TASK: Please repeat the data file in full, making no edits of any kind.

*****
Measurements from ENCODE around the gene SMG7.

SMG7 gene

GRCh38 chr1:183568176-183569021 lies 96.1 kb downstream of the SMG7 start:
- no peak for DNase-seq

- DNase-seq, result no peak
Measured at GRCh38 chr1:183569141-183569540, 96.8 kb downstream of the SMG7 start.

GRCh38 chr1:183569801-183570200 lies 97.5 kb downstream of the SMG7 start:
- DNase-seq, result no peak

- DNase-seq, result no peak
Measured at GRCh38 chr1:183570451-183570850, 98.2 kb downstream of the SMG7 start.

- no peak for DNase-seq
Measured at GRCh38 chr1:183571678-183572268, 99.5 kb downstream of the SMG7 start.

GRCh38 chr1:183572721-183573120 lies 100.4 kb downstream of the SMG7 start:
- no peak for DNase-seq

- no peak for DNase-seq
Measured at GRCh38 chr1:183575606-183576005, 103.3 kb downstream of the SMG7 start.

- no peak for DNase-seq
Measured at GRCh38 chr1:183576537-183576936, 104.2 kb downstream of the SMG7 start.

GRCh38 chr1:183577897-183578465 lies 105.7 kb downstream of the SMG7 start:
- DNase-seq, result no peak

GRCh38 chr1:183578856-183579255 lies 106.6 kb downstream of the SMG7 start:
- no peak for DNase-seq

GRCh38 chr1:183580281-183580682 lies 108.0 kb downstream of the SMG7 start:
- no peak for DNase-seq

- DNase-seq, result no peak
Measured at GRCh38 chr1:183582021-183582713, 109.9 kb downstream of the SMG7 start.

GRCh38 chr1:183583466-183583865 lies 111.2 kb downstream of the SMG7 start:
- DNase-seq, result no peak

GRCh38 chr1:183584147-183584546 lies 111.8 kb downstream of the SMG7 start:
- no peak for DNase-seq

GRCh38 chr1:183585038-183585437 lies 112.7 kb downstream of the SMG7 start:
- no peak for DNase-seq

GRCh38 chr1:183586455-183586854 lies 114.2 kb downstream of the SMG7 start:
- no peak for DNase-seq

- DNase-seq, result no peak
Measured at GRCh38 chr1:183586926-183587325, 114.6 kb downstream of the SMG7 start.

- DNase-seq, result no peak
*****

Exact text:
Measurements from ENCODE around the gene SMG7.

SMG7 gene

GRCh38 chr1:183568176-183569021 lies 96.1 kb downstream of the SMG7 start:
- no peak for DNase-seq

- DNase-seq, result no peak
Measured at GRCh38 chr1:183569141-183569540, 96.8 kb downstream of the SMG7 start.

GRCh38 chr1:183569801-183570200 lies 97.5 kb downstream of the SMG7 start:
- DNase-seq, result no peak

- DNase-seq, result no peak
Measured at GRCh38 chr1:183570451-183570850, 98.2 kb downstream of the SMG7 start.

- no peak for DNase-seq
Measured at GRCh38 chr1:183571678-183572268, 99.5 kb downstream of the SMG7 start.

GRCh38 chr1:183572721-183573120 lies 100.4 kb downstream of the SMG7 start:
- no peak for DNase-seq

- no peak for DNase-seq
Measured at GRCh38 chr1:183575606-183576005, 103.3 kb downstream of the SMG7 start.

- no peak for DNase-seq
Measured at GRCh38 chr1:183576537-183576936, 104.2 kb downstream of the SMG7 start.

GRCh38 chr1:183577897-183578465 lies 105.7 kb downstream of the SMG7 start:
- DNase-seq, result no peak

GRCh38 chr1:183578856-183579255 lies 106.6 kb downstream of the SMG7 start:
- no peak for DNase-seq

GRCh38 chr1:183580281-183580682 lies 108.0 kb downstream of the SMG7 start:
- no peak for DNase-seq

- DNase-seq, result no peak
Measured at GRCh38 chr1:183582021-183582713, 109.9 kb downstream of the SMG7 start.

GRCh38 chr1:183583466-183583865 lies 111.2 kb downstream of the SMG7 start:
- DNase-seq, result no peak

GRCh38 chr1:183584147-183584546 lies 111.8 kb downstream of the SMG7 start:
- no peak for DNase-seq

GRCh38 chr1:183585038-183585437 lies 112.7 kb downstream of the SMG7 start:
- no peak for DNase-seq

GRCh38 chr1:183586455-183586854 lies 114.2 kb downstream of the SMG7 start:
- no peak for DNase-seq

- DNase-seq, result no peak
Measured at GRCh38 chr1:183586926-183587325, 114.6 kb downstream of the SMG7 start.

- DNase-seq, result no peak